Beth the larger point here is that EHR’s make mistakes more – not less – likely, and do very much increase the risk of a helpful government auditor being able to claim fraud over mis- or up-codings that may or may not have been intentional. This particular doc may be a very bad guy but…the larger point is that the forced use of computers for all things medical has made medical care worse, and has increased the profile of every doc as a potential target.

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  2. Tom fiero
    October 26, 2017 at 10:37 am

    We need t see the details.
    I think t bill for smoking cessation counseling one needs t spend ten minutes of face t face with the patient talking just about smoking( need t recheck latest requirement).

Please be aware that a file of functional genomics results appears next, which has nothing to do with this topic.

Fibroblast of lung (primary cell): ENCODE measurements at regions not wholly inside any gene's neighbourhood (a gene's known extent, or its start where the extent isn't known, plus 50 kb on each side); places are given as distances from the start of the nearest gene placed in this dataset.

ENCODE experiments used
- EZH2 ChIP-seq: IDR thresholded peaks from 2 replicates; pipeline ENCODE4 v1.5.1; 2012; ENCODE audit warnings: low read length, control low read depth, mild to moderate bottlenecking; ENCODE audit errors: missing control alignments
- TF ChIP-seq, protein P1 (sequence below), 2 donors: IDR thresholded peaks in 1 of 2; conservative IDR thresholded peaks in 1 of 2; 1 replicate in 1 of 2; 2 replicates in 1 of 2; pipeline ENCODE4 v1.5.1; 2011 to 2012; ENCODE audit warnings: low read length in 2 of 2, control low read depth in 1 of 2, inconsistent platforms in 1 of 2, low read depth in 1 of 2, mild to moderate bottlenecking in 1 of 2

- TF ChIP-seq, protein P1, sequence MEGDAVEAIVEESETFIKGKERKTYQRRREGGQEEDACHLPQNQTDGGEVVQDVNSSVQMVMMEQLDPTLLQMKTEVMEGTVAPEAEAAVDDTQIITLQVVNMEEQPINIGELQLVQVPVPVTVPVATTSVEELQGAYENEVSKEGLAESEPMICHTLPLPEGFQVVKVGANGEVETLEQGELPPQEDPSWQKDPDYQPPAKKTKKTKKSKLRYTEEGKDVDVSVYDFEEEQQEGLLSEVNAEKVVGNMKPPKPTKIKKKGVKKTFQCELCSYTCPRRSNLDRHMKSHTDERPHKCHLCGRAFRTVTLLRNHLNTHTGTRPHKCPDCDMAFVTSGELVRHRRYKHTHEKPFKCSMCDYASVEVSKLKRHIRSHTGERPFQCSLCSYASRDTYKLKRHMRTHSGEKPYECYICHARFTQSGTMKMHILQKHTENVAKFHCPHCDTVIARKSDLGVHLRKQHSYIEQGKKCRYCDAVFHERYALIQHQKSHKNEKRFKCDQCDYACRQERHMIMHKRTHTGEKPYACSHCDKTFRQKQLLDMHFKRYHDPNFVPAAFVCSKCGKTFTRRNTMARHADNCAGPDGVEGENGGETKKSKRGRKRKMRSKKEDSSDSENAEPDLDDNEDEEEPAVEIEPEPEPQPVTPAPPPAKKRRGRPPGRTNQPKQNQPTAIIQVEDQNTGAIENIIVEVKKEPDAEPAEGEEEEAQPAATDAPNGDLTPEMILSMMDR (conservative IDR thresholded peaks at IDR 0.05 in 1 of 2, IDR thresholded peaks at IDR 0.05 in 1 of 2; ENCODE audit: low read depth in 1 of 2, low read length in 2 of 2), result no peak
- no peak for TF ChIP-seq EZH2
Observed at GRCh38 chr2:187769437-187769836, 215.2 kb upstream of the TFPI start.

Did he bill such for “every “ patient?
    We need t see the details.
    Five years does seem extreme.

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    • Doug Farrago
      October 26, 2017 at 1:55 pm

      The info I am seeing is that he probably ran a pill mill and the Feds went after him for EVERYTHING

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  3. DrWally
    October 25, 2017 at 5:41 pm

    Upon further investigation, the good doctor is a pain specialist also charged by the Feds with 8 counts of distributing and dispensing schedule II narcotics. His bond for that charge is $500,000.
    I believer the tobacco issue is a state medicaid issue and he has not yet come to trial on the Federal charges.
    All found after I Googled his name.

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  4. hawgguy
    October 25, 2017 at 4:11 pm